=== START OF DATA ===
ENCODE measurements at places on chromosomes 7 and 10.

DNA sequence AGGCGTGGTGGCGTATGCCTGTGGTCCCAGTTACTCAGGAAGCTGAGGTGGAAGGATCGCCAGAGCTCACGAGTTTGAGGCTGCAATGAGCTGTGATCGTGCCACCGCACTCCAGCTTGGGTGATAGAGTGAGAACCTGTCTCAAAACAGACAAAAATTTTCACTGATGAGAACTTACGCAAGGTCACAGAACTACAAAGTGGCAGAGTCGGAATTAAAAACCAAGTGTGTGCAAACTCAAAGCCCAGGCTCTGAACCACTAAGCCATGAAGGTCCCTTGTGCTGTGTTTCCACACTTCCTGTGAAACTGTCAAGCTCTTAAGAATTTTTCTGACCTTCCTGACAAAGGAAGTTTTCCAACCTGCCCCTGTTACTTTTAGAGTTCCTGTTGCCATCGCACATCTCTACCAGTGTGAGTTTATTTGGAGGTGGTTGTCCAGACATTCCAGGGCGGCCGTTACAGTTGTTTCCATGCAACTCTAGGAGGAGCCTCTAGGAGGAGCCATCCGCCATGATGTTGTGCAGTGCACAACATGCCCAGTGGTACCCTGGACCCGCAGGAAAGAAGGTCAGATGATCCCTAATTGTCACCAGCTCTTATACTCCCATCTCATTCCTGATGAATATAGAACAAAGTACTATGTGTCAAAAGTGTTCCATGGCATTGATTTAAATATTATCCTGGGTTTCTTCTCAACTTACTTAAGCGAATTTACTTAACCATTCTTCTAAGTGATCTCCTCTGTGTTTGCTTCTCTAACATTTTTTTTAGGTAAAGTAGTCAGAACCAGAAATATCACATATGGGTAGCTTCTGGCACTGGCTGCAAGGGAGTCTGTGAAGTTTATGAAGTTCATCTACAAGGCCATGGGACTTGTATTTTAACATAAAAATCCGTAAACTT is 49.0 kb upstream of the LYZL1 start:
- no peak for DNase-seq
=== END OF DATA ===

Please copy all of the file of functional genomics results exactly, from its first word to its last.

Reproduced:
ENCODE measurements at places on chromosomes 7 and 10.

DNA sequence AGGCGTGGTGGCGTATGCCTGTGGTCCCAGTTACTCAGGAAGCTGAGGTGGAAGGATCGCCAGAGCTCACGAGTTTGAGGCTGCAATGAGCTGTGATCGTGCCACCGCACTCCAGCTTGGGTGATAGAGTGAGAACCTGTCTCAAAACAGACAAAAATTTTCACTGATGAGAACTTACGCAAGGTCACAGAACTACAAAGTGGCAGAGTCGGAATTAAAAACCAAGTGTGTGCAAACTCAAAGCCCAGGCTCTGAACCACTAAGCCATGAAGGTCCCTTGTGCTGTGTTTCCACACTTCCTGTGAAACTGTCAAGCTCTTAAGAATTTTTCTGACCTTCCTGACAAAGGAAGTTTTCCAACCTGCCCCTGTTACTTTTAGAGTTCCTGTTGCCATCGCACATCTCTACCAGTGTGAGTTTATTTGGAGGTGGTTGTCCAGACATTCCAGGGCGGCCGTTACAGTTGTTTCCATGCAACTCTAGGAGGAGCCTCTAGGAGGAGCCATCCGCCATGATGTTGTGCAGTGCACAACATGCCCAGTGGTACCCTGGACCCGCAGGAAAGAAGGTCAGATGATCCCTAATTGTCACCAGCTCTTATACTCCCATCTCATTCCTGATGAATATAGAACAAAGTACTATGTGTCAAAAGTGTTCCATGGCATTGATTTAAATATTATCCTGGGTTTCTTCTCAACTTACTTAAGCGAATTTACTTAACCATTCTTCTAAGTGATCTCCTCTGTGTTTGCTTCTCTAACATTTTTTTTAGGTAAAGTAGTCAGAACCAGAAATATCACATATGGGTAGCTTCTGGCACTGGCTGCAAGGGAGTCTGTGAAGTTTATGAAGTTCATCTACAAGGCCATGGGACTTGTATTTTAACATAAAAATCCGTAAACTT is 49.0 kb upstream of the LYZL1 start:
- no peak for DNase-seq